Psychologists pretty much agree it involves an integration of knowledge, experience, and deep understanding that incorporates tolerance for the uncertainties of life as well as its ups and downs. There's an awareness of how things play out over time, and it confers a sense of balance.
Wise people generally share optimism that life's problems can be solved and experience a certain amount of calm in facing difficult decisions. Intelligence—if only anyone could figure out exactly what it is—may be necessary for wisdom, but it definitely isn't sufficient; an ability to see the big picture, a sense of proportion, and considerable introspection also contribute to its development.
Mind in nature and Human learning
Leo Tolstoy (1828-1910), Russian author, essayist and philosopher wrote the epic novel War and Peace (1865-69),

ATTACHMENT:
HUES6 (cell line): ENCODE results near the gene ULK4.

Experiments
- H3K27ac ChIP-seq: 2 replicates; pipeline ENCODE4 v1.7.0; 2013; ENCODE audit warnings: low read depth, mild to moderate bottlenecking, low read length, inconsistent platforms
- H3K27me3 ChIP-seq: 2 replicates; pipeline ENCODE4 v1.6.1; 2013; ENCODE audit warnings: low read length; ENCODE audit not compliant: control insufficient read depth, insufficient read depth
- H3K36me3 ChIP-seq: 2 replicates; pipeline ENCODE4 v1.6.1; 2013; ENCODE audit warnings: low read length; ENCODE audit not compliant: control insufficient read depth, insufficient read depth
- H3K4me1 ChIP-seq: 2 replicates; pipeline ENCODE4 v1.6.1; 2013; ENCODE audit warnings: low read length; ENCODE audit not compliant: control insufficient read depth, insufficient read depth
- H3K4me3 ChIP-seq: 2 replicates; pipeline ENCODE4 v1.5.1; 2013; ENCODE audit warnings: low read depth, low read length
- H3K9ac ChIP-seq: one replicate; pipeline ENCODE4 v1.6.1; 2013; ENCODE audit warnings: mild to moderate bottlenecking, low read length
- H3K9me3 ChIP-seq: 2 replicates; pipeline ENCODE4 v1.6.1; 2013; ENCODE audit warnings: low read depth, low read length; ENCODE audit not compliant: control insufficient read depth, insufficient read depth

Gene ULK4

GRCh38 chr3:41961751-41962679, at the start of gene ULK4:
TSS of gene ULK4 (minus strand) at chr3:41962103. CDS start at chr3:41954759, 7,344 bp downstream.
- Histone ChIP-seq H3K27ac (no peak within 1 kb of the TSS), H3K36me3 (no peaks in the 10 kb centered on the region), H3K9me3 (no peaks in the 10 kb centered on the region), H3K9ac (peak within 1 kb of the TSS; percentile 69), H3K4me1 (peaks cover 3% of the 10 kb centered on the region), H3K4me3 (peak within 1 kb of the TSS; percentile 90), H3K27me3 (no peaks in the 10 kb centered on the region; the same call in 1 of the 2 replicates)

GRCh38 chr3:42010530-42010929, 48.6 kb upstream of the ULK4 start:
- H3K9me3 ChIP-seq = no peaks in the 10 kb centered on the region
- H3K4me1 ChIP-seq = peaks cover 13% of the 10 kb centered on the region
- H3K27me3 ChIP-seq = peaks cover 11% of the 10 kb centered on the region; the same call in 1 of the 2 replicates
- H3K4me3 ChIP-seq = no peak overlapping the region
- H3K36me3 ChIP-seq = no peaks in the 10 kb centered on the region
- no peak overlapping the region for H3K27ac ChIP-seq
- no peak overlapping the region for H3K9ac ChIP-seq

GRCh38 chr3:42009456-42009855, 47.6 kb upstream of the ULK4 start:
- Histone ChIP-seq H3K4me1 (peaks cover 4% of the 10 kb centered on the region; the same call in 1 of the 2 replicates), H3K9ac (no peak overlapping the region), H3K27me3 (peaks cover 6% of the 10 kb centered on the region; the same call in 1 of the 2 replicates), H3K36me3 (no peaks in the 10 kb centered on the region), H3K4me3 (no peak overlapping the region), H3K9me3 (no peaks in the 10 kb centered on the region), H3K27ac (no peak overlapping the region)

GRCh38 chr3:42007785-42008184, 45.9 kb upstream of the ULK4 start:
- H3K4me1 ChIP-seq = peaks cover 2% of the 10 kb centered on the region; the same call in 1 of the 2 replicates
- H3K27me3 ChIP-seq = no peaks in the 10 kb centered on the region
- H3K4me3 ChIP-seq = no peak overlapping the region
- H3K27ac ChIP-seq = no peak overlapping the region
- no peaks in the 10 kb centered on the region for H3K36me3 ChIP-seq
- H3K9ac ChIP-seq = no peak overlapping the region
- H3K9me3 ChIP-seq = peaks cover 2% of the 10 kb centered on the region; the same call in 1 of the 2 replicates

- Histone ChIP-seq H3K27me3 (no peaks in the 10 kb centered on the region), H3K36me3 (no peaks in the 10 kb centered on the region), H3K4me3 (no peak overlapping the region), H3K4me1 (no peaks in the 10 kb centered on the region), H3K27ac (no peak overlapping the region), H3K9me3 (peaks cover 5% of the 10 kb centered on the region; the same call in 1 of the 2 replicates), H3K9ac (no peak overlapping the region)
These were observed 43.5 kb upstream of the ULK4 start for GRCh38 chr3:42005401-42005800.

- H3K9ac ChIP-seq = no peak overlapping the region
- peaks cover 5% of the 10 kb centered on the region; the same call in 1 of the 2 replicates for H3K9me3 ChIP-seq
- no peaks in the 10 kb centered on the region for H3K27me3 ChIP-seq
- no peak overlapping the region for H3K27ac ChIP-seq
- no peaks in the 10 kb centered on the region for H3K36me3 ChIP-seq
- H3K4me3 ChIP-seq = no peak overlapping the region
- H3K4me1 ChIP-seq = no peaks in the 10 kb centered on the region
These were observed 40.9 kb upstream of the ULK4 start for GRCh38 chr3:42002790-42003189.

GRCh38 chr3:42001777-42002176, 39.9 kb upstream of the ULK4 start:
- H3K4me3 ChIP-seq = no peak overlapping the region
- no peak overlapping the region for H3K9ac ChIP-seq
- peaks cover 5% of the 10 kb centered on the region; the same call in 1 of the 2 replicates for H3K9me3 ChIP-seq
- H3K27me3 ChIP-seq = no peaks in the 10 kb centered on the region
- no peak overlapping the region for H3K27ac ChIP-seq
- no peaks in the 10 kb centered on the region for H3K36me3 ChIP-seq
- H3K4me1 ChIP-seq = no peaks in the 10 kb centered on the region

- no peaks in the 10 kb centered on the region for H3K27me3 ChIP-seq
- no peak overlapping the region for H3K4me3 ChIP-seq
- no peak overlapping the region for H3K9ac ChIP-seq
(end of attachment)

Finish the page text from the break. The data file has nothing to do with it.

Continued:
Man in connection with the general life of humanity appears subject to laws which determine that life. But the same man apart from that connection appears to be free. How should the past life of nations and of humanity be regarded—as the result of the free, or as the result of the constrained, activity of man? That is a question for history. (Epilogue 2, Ch. VIII)
According to “Interesting Research Findings about Wisdom
Wisdom is a positive predictor of successful aging. In fact, wisdom is more robustly linked to the well-being of older people than objective life circumstances such as physical health, financial well-being, and physical environment (Ardelt, 1997; Baltes, Smith, & Staudinger, 1992; Bianchi, 1994; Clayton, 1982; Hartman, 2000).